District native rapper Beau Young Prince. (Cam Robert/Cam Robert)

Spend a few minutes on the phone with Beau Young Prince and it becomes clear that the D.C. native was born with the gab-gift necessary for rap success — the kind of magnetic blab that flows cool and steady onstage, inside a recording booth or over a phone line.

Or at a coffee shop. A couple of years back, Beau was in a Brooklyn cafe when he spotted a headphoned dude pecking on a laptop. He walked up and introduced himself to Futura, a producer from France who had worked with Trey Songz, Kylie Minogue, Raekwon and others. "Whenever I see someone making beats, I try to talk to them," Beau says. "Within an hour, we were in a studio making 'Gypsy Woman.' "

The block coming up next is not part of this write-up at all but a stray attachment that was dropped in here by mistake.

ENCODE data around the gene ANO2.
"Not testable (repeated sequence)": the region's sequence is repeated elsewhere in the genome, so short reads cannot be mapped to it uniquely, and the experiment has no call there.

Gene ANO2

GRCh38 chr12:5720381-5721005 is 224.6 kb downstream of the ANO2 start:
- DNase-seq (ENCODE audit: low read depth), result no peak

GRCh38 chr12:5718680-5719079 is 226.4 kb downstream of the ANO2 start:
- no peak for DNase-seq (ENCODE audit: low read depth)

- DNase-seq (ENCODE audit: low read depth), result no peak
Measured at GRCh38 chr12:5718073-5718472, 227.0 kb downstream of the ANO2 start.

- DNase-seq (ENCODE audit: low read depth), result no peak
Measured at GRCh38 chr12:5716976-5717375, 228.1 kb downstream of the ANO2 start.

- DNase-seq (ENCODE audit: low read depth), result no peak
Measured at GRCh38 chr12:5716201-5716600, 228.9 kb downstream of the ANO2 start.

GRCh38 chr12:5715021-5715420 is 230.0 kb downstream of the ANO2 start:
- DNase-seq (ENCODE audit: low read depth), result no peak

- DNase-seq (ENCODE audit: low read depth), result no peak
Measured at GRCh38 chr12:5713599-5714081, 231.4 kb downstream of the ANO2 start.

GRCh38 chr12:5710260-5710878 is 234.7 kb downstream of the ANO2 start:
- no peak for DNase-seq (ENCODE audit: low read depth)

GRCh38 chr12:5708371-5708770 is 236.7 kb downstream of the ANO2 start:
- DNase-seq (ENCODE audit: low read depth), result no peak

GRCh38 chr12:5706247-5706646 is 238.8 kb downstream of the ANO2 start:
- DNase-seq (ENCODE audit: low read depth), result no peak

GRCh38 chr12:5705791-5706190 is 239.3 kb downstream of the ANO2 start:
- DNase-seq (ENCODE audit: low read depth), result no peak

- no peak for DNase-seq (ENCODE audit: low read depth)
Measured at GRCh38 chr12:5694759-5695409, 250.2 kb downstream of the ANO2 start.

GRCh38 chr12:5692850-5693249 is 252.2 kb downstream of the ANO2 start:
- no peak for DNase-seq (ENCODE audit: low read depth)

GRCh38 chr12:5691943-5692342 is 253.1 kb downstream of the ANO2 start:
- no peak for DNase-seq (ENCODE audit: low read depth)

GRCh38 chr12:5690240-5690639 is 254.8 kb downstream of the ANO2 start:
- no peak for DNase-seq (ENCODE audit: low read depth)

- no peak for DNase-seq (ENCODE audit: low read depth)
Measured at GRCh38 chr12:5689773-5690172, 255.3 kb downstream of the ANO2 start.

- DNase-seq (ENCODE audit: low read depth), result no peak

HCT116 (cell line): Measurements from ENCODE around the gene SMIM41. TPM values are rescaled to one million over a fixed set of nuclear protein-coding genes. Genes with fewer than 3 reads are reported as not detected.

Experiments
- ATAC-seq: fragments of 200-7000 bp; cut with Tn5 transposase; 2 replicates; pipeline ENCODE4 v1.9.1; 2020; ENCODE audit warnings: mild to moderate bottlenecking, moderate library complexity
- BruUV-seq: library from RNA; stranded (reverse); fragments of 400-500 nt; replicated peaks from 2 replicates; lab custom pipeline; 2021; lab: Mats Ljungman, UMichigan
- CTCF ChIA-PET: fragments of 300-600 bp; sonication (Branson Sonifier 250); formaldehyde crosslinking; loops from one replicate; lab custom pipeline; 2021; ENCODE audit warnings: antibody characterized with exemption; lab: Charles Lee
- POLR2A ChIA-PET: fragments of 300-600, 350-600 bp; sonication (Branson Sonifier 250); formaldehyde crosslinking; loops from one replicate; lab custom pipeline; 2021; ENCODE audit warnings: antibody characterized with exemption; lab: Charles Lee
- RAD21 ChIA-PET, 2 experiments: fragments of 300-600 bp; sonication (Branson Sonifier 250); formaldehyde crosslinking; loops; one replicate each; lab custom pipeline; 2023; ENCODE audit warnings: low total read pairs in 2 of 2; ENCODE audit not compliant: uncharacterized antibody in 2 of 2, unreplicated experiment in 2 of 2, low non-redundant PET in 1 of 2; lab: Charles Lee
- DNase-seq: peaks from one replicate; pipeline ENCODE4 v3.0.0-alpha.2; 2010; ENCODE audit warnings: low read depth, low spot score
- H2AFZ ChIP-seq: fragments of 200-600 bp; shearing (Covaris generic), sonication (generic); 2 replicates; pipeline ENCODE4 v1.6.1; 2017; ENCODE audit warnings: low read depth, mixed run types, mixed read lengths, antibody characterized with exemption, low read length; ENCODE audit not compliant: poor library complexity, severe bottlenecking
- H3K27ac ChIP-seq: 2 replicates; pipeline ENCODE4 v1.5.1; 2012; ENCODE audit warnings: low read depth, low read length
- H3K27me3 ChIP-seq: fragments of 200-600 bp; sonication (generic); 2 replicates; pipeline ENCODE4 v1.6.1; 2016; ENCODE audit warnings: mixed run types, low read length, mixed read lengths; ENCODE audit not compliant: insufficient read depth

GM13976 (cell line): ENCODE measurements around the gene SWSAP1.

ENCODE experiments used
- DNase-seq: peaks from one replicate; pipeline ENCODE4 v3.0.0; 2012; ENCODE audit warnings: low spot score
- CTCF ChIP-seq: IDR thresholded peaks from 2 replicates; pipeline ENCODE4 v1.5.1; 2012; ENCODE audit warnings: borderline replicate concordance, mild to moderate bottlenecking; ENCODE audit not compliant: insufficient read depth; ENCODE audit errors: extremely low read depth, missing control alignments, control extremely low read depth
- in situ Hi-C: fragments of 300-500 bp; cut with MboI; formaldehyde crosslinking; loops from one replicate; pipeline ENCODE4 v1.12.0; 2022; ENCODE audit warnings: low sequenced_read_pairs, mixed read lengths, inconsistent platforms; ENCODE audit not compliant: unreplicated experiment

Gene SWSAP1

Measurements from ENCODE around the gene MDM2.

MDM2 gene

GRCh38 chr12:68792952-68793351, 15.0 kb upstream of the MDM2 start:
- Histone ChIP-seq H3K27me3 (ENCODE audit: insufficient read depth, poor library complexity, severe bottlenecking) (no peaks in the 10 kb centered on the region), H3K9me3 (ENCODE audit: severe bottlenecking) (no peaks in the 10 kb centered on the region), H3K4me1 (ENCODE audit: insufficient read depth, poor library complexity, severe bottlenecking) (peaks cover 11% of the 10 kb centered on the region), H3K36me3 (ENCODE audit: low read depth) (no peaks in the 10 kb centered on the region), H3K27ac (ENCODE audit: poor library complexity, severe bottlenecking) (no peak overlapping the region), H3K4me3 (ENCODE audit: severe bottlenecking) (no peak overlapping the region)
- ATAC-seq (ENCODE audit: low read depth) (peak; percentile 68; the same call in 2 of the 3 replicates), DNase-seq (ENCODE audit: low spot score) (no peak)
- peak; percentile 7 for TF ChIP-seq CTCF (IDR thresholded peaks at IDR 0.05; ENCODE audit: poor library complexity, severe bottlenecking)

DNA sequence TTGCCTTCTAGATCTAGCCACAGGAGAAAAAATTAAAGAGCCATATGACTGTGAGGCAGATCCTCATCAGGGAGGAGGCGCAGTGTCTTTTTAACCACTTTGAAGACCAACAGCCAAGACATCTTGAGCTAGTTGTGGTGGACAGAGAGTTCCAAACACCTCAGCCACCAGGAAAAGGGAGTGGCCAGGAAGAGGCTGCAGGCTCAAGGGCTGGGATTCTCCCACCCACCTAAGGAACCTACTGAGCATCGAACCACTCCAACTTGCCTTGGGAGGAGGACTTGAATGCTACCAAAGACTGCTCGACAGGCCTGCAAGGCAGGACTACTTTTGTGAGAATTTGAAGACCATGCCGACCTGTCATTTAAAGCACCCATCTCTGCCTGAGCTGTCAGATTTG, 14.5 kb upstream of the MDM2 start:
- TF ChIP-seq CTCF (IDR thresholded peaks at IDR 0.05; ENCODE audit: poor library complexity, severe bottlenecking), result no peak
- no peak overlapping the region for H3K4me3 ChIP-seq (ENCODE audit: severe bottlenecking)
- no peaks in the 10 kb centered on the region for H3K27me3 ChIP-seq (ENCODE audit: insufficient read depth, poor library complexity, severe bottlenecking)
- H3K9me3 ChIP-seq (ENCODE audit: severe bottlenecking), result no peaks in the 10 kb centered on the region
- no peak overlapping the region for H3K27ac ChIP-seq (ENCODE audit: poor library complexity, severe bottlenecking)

The track would be the duo's first as Young Futura, and its neo-hip-house gleam made a direct nod to the 1991 breakout hit from Washington's own Crystal Waters. So even though Young Futura existed for only an afternoon, the duo had already forged a connection to the past while cooking up a template for the future. "At first, I'd hear people say things like, 'Dance music and rap music? That's cheesy,' " Beau says. "But when we combine it in this pure way, people are like, 'Oh, I can groove to this.' And it's because the rap fits."

Exactly. Growing up on go-go music, Beau knows how to thread his voice through a rhythm, how to sink his rhymes into the pocket, even when a song is moving at high speeds. Unlike all the cut-and-paste dance tracks floating around out there, Young Futura's music feels coherent and composed. "You always need something to sit inside that beat," Beau says. "I have to be able to get into the pocket. I'm from D.C.!"

Chris Richards

Show: Sunday at 12:30 p.m. at the All Things Go Fall Classic festival (Friday-Sunday) at Union Market. allthingsgofallclassic.com. $74 a day; $169 for three-day general-admission pass.